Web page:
McMaster University

Medical Sciences
Graduate Program

Scope of Search

Jonathan D. Schertzer

Jonathan D. Schertzer

Assistant Professor

Research Interests

The inability to respond to insulin is the major cause of type 2 diabetes. This insulin resistance precedes overt diabetes thereby providing therapeutic window to prevent the disease. Obesity is the main cause of insulin resistance and inflammation has emerged as a key link between obesity and insulin resistance. How does obesity cause inflammation and how does inflammation cause insulin resistance leading to diabetes? My laboratory is interested in understanding these problems in immunometabolism and how dietary and bacterial factors connect immunology and metabolism.

My laboratory attempts to understand how the food and drugs we ingest and the bacteria that colonize us can cause (or prevent) metabolic diseases. This work is particularly interested in how bacterial cell wall components or metabolic disease drugs (statins) alter metabolism via nucleotide oligomerization domain (Nod) or NOD-like (NLR) proteins. This research is complimentary to ongoing collaborative research on energy sensors and fat/glucose metabolism during obesity.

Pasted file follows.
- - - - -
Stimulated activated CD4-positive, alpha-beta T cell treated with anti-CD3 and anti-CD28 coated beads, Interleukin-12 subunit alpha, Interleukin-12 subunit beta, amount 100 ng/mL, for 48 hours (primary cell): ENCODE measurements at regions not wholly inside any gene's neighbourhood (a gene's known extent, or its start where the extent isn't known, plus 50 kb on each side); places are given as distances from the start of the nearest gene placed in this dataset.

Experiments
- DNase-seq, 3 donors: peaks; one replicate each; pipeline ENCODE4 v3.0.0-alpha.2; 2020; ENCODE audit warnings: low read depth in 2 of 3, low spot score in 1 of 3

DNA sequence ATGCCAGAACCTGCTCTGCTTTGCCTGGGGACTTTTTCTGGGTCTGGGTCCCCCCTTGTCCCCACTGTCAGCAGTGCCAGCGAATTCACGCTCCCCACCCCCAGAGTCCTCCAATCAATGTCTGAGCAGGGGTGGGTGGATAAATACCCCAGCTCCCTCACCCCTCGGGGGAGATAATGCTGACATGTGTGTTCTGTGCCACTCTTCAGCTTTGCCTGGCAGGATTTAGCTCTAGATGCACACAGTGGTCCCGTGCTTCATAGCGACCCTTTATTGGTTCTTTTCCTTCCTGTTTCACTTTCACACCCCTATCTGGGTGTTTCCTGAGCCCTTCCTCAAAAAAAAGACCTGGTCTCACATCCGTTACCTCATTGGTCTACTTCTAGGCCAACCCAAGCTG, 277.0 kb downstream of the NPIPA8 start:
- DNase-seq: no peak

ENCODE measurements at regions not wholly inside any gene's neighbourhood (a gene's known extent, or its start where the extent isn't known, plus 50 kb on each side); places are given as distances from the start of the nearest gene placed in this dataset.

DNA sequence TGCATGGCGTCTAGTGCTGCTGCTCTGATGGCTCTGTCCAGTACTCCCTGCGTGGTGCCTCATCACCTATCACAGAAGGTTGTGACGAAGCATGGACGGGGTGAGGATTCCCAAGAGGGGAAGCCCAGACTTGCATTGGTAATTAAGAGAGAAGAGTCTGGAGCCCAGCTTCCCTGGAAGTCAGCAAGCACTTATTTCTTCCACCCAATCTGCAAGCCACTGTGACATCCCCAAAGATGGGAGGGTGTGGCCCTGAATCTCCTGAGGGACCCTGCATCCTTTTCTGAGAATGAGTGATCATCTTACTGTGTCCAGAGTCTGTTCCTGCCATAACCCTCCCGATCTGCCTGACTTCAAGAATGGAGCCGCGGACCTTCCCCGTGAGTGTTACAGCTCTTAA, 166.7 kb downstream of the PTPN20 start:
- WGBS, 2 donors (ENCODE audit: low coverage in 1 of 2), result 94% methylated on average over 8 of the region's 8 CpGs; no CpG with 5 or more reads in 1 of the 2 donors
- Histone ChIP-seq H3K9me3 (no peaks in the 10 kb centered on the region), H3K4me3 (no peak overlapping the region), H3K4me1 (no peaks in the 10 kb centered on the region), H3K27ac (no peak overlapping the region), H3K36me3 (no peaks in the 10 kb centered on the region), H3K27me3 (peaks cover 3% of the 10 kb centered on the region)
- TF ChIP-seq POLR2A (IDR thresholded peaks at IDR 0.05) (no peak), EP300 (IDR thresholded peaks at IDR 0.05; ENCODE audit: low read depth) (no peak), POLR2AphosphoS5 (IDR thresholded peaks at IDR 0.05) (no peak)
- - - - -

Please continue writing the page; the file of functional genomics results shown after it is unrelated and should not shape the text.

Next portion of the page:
My laboratory is also very interested in the role of inflammation in muscle diseases (i.e. myopathies). Given that statin drugs are the first line treatment for obesity/diabetes related cardiovascular disease, we are particularly interested in immunity and statin-induced myopathy.


Health Sciences Centre
Room 4H30D

telephone: 905 525-9140 ext. 22254

Program Area

Physiology & Pharmacology

Research Focus


Selected Publications

  • Henriksbo BD et al., Fluvastatin causes NLRP3 inflammasome-mediated adipose insulin resistance. Diabetes. 2014
  • Chi W, Dao D, Lau TC et al., Bacterial peptidoglycan stimulates adipocyte lipolysis via NOD1. PLoS One. e97675, 2014.
  • Fullerton MD et al., Single phosphorylation sites in Acc1 and Acc2 regulate lipid homeostasis and the insulin-sensitizing effects of metformin. Nat Med. 19: 1649-54, 2013.
  • Gehrig SM, et al. HSP72 preserves muscle function and slows progression of severe muscular dystrophy. Nature, 484: 394-398, 2012
  • Hawley SA, et al. The ancient drug salicylate directly activates AMP-activated protein kinase. Science, Apr 19, 2012